Judge says Maytown mining can start

A Lewis County judge has sided with the new owners of a Thurston County industrial site and the Port of Tacoma in granting a summary judgment allowing gravel mining to begin there.

Superior Court Richard L. Brosey granted the summary judgment late last week to Maytown Sand & Gravel LLC and the port. That ruling reverses the Thurston County Board of Commissioners’ decision to require new environmental studies on the gravel mining site.

The judge’s ruling also reinstates a finding by Thurston County hearings examiner Sharon Rice that the sand and gravel company holds a valid special use permit for mining on the site.

An environmental group, which has fought the creation of an industrial activity on the 745-acre site near Maytown, vowed Tuesday to appeal Brosey’s decision.

Friends of Rocky Prairie spokeswoman Sharon Coontz said the group believes that new studies should be undertaken.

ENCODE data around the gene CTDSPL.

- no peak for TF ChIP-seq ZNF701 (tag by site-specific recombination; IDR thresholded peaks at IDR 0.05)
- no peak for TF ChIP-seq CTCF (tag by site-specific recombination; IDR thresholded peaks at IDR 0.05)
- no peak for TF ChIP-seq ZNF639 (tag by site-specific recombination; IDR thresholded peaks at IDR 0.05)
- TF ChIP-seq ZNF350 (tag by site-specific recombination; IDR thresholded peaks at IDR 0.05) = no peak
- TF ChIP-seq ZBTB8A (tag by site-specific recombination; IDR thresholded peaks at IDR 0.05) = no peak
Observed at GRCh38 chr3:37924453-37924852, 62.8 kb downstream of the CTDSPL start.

“Naturally we are disappointed,” she said. “We are planning to appeal the judge’s ruling.”

The court decision was the latest chapter in a running battle between the port and Thurston County environmental groups over the site. The port bought the tract in 2006 intending to develop it as a rail yard and industrial site.

The site came with a permit to mine gravel on the land. When the port ran into resistance from Thurston County groups that wanted the land preserved as open space and wildlife habitat and when the economy turned sour, it put the land up for sale.

Maytown Sand & Gravel bought the land with the intent of mining gravel.

The port, while no longer the owner, retains an interest in the site’s fate because the sales agreement calls for the port to be paid in part with gravel from the mine.